Lawmakers To Check In On How Right-To-Die Law Is Going
Wednesday’s meeting of the Select Committee on End of Life Health Care includes testimony from Stanford Health Care’s Dr. Catherine Forest; Melissa Stern, managing director of supportive care services at Kaiser Permanente Northern California; Martha Kay Nelson, director of spiritual care at the San Mateo-based Mission Hospice & Home Care, and comments from patients and their families.
The Mercury News:
Legislative Committee To Take Up California’s Right-To-Die Law
A California legislative committee on end of life health care is reaching out to patients’ families, doctors, hospice caregivers and health care systems Wednesday morning at the state capitol to discuss their experience so far with the state’s right-to-die law that went into effect in June 2016. Signed into law by Gov. Jerry Brown in October 2015, the End of Life Option Act allows any mentally competent California adult, diagnosed with less than six months to live, to end their life with a lethal drug prescription from their physician. Brown’s signature concluded a 23-year effort to pass the law in a state of almost 40 million, and its implementation has been closely watched throughout the Golden State and nation. (Seipel, 1/24)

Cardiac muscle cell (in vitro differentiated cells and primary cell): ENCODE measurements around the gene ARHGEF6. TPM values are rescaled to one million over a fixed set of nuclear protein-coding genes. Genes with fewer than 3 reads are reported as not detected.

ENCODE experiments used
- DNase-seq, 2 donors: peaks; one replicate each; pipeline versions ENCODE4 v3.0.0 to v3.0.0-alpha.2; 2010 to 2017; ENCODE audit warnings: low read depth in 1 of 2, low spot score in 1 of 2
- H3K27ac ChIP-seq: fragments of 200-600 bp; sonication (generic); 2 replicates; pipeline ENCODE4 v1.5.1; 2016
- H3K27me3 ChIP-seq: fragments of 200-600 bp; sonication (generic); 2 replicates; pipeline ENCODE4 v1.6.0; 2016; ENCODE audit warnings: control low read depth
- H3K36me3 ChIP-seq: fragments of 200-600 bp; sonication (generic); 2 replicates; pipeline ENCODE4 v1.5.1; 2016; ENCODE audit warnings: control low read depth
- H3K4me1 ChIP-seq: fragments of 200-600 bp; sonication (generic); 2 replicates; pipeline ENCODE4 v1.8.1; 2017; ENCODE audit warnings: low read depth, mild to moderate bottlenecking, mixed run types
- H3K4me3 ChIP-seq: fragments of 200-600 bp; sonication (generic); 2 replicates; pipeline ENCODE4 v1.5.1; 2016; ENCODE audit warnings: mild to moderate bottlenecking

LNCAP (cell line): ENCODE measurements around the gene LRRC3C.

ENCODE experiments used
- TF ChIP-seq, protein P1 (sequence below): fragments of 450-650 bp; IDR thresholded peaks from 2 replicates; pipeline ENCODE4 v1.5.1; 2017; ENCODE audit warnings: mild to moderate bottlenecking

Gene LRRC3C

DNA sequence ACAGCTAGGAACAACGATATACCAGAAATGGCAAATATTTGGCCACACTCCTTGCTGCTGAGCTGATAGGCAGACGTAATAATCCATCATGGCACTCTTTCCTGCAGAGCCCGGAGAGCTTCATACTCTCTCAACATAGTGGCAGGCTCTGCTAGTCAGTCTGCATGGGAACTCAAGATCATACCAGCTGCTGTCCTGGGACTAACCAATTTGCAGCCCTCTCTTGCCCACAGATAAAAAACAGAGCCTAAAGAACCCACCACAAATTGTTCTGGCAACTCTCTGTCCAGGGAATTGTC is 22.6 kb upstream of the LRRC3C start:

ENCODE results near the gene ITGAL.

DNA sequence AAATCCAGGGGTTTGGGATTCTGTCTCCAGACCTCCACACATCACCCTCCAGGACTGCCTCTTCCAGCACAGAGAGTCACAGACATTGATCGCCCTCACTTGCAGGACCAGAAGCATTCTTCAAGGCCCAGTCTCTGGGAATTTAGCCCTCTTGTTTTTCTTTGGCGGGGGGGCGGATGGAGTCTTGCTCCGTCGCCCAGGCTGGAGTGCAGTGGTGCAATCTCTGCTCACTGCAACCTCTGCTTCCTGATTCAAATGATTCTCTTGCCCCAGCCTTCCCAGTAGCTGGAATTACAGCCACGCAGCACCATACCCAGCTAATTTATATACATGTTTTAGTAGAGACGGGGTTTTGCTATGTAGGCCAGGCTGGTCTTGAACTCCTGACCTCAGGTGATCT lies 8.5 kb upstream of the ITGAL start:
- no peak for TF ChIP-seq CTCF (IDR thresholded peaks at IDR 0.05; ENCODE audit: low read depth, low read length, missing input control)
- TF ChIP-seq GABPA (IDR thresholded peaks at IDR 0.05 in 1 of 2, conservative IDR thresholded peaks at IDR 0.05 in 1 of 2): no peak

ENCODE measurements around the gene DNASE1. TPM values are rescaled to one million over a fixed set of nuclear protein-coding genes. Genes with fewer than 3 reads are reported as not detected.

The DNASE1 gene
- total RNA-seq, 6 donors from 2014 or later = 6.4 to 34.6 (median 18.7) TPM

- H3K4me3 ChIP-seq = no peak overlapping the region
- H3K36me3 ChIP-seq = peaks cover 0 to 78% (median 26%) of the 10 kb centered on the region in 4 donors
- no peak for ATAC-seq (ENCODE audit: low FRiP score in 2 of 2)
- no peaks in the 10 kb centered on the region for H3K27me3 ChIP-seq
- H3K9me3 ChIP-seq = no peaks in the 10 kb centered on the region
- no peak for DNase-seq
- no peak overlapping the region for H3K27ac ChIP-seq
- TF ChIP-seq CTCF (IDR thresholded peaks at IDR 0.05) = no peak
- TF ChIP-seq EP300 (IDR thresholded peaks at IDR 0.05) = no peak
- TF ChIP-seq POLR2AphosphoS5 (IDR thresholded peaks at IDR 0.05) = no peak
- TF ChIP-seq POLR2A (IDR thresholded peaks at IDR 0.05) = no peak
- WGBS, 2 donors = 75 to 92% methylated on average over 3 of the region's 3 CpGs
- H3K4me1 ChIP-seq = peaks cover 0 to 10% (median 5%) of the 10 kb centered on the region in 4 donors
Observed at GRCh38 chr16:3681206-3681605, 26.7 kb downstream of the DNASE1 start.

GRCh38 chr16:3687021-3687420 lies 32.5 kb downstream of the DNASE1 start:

In other news from Sacramento —
Abortion Pills: California Senate Bill Requires On-Campus Access
In California, the state Senate is considering legislation that would ensure that students at four-year public universities in California have access on campus to medication for abortions. Sen. Connie Leyva introduced the bill, SB 320, in February 2017. It would require all health centers within the University of California and California State University systems to stock the drugs prescribed for medication abortion and ready their campus health clinics to provide them by 2022. (Wilhelm, 1/23)